Rock and Ride for Autism

Motorcycles are displayed for viewing during the 2018 New Horizons in Autism Rock and Ride for Autism event. The event returns for its second year on May 19 at the Old Bridge Elks Lodge 2229. 

OLD BRIDGE – With support from the Old Bridge Elks Lodge, an organization that provides housing and support services for individuals on the autism spectrum will hold a fundraiser and awareness event on Sunday.

New Horizon in Autism’s — based in Freehold but services residents through the state at its sites, including from Middlesex County — Rock and Ride for Autism event starts at 11 a.m. at the Elks Lodge, 67 Old Amboy Road, Old Bridge.

“Our hope is that families who have adult children with disabilities can have an afternoon where they and their adult children can just really have a good time, just kind of relax, and just kind of be part of their community and engage with a lot of other members in the community,” Carrie Conger, managing director of New Horizons in Autism, said.

The family-friendly event, which is open to all, will have a motorcycle and car show, live bands, raffles, games, food, and drinks, with its radio sponsor, 107.1 the Boss.

It also will feature a silent auction with prizes such as signed baseballs by Jacob DeGrom and Noah Syndergaard, New York Yankees tickets, and an iPad and Echo Dot, among other items. The DeGrom baseball is unique because it is signed by him noting he was the National League Rookie of the Year and Cy Young Award winner.

Tickets are $20 and help support New Horizons in Autism's programs and housing operations.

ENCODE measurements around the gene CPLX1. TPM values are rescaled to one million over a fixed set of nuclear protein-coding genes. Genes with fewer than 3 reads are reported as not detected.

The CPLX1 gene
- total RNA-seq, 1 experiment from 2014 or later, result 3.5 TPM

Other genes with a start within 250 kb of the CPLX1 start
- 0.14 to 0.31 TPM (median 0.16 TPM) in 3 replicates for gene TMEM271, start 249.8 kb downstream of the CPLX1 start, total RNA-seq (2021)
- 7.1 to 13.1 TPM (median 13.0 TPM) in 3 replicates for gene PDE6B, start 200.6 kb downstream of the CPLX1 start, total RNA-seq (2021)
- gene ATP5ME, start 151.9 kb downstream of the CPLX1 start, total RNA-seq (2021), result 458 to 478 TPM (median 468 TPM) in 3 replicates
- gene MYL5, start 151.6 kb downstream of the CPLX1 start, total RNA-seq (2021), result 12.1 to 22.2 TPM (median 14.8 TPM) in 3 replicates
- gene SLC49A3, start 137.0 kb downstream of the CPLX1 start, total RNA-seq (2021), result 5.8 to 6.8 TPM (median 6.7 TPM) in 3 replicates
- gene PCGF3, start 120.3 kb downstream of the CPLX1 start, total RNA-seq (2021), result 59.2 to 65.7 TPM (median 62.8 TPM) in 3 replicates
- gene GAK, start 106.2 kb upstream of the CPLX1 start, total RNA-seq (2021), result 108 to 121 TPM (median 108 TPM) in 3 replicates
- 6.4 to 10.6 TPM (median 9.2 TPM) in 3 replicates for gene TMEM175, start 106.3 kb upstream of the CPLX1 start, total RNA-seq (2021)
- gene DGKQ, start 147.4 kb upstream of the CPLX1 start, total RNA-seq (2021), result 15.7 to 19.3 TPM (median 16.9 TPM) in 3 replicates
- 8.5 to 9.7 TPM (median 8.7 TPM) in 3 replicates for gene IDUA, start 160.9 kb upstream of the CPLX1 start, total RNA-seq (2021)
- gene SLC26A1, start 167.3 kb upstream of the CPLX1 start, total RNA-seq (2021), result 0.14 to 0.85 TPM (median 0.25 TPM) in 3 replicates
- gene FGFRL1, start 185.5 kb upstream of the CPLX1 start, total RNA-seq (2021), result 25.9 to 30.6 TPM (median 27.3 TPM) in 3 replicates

The event also follows along with a shift from excluding individuals with autism to helping them become more a part of the communities where they reside.

“It’s critical that we have our individuals out in the community, engaging with the members of their communities. We spend a lot of time in the community, working in the community, trying to obtain employment in the community,” Conger said. “So this is just a really great event where nobody is going to look at somebody who’s screaming or who’s wearing headphones because of sound tolerance. It’s a really good environment for people to bring all of their family members regardless of abilities or disabilities. Nobody will be stigmatized on Sunday. We’re there raising funds for the organization so we can continue to provide quality community programming for the individuals.”

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Christopher Lang is a freelance correspondent for MonroeNow. Previously he was part of The Record-USA Today Network and served as an editor for a decade at NJMG.